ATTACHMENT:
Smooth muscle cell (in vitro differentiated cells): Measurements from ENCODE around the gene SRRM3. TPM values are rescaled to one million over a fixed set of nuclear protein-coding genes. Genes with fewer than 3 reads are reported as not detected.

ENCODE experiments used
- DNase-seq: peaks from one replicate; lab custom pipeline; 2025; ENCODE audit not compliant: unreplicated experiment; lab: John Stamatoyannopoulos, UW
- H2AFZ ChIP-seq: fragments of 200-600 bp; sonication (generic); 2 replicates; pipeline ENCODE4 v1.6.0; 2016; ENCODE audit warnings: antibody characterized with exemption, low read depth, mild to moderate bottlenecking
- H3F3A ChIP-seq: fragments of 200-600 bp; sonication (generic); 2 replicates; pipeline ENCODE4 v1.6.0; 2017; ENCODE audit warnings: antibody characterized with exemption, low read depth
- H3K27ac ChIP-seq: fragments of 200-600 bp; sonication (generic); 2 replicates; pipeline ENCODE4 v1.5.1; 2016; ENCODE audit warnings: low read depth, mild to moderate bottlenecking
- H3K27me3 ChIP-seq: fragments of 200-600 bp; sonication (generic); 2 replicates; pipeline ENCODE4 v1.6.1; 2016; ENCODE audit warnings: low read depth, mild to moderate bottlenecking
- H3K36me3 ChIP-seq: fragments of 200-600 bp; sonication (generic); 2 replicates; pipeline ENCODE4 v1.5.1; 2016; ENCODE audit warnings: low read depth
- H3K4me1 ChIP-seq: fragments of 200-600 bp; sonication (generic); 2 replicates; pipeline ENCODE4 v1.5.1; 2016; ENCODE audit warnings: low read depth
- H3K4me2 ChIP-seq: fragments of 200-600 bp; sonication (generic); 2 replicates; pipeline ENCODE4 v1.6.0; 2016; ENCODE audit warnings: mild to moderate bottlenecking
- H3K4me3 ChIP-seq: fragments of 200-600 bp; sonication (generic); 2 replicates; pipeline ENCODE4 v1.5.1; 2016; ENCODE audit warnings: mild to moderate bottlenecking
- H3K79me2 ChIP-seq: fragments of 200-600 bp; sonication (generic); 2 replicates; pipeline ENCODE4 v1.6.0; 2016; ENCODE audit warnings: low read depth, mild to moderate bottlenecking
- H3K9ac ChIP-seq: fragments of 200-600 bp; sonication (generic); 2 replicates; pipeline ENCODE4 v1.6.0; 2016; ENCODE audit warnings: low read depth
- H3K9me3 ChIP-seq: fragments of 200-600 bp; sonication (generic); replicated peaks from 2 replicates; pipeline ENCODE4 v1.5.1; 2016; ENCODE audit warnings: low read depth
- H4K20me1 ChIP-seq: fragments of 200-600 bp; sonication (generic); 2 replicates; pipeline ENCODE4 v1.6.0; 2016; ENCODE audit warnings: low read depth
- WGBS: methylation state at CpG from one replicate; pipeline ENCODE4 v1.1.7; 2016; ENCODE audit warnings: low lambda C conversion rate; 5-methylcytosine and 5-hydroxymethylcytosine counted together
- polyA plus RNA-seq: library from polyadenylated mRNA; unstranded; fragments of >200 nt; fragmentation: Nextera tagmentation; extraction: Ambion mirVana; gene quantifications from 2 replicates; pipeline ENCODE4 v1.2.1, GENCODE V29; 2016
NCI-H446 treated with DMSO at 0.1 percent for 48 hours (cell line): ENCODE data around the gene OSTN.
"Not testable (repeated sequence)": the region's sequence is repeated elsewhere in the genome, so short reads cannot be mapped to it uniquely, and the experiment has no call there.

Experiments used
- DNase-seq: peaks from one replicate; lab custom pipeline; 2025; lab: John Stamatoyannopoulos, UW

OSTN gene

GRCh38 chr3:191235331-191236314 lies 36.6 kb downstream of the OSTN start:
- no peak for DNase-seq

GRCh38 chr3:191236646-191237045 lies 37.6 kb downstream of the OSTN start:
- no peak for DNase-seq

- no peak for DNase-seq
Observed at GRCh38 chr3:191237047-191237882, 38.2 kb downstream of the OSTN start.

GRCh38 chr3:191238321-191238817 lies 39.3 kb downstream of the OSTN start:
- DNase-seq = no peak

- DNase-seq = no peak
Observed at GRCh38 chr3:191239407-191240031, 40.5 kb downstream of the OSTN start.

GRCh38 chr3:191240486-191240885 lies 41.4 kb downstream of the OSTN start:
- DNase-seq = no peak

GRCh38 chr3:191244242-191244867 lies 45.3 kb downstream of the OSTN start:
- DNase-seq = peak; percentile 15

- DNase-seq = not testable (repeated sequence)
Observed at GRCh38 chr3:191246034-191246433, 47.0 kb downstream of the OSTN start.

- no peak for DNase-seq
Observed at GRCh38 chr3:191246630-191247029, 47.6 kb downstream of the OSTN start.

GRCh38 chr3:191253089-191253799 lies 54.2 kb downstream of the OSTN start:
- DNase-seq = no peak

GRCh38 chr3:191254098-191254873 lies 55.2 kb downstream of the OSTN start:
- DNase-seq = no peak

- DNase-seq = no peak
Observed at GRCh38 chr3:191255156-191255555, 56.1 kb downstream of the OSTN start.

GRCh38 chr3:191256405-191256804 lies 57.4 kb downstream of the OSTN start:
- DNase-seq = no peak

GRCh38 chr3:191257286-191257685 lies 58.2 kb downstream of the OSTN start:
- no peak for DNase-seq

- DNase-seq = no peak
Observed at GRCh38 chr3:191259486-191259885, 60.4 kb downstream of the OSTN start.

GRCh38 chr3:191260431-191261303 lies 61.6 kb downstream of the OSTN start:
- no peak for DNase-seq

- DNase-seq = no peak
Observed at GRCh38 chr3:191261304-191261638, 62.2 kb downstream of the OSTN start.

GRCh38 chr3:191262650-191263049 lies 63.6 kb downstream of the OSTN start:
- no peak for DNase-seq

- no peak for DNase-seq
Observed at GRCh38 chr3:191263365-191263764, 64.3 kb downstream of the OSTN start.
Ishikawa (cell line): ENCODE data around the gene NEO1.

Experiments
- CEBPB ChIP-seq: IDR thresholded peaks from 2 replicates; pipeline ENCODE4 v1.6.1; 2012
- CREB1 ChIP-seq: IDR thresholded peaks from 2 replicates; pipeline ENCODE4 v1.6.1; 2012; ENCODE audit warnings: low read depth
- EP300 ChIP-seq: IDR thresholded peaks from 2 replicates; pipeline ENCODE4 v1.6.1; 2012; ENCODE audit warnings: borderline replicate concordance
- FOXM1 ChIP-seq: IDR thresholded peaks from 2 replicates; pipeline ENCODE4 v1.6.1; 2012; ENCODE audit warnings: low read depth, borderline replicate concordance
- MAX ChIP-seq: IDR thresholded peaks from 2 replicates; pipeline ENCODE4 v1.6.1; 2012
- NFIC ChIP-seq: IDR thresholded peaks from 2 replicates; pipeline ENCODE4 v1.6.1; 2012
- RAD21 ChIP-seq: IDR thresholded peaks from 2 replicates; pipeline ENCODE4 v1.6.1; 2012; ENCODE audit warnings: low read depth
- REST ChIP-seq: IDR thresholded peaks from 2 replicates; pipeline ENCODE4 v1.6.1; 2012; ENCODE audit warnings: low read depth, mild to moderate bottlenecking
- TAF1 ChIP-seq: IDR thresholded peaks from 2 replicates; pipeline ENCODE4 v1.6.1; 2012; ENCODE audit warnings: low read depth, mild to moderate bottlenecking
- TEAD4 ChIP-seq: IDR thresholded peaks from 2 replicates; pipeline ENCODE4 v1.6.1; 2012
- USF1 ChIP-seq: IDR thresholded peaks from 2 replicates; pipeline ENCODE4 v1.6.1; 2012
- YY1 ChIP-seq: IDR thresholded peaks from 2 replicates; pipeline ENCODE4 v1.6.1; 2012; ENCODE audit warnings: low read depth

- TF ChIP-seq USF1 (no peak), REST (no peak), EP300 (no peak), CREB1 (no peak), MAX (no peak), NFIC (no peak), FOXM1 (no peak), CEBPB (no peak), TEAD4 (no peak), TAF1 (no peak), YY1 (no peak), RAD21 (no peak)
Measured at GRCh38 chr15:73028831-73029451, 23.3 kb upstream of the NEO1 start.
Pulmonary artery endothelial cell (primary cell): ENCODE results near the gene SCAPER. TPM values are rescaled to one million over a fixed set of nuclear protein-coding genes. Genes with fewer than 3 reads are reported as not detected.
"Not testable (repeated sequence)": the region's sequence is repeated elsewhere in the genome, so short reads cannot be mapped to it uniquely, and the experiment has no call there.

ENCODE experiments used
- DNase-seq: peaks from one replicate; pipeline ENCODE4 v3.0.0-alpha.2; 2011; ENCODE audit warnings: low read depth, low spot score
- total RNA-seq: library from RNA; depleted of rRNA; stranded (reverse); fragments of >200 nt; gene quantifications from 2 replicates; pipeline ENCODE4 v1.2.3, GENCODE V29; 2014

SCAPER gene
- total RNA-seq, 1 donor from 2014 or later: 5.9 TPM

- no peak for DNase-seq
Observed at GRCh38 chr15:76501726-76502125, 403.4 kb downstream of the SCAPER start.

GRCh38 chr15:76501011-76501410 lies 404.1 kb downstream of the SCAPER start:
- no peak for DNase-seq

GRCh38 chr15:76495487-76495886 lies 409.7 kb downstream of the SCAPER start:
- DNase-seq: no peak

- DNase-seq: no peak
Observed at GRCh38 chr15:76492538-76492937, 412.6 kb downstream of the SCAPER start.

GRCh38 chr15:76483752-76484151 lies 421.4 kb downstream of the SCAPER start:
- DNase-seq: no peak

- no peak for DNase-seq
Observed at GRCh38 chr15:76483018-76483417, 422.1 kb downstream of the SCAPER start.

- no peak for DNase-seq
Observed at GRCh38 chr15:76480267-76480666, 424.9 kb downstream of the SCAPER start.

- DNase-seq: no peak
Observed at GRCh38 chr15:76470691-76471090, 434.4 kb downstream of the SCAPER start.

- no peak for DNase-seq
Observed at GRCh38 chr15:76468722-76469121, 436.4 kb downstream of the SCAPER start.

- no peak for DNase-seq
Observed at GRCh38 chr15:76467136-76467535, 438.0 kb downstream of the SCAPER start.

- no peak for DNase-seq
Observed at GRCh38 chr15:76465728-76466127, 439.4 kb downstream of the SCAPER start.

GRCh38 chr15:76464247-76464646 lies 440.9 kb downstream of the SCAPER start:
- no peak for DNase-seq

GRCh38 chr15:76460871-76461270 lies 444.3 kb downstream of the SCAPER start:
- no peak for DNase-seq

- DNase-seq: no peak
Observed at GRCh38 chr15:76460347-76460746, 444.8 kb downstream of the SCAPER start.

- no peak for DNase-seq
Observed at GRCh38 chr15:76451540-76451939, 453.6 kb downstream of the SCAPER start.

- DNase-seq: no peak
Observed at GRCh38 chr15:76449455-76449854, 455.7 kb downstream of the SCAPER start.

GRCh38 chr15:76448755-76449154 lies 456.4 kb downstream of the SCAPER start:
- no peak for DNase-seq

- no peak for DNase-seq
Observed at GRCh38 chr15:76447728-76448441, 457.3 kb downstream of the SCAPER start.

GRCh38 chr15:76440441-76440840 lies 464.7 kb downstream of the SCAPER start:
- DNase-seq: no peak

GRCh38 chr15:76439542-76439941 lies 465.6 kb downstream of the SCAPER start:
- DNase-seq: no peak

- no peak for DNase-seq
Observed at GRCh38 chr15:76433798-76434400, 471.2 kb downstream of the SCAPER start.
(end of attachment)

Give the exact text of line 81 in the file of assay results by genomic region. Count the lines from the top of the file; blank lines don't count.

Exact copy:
- total RNA-seq: library from RNA; depleted of rRNA; stranded (reverse); fragments of >200 nt; gene quantifications from 2 replicates; pipeline ENCODE4 v1.2.3, GENCODE V29; 2014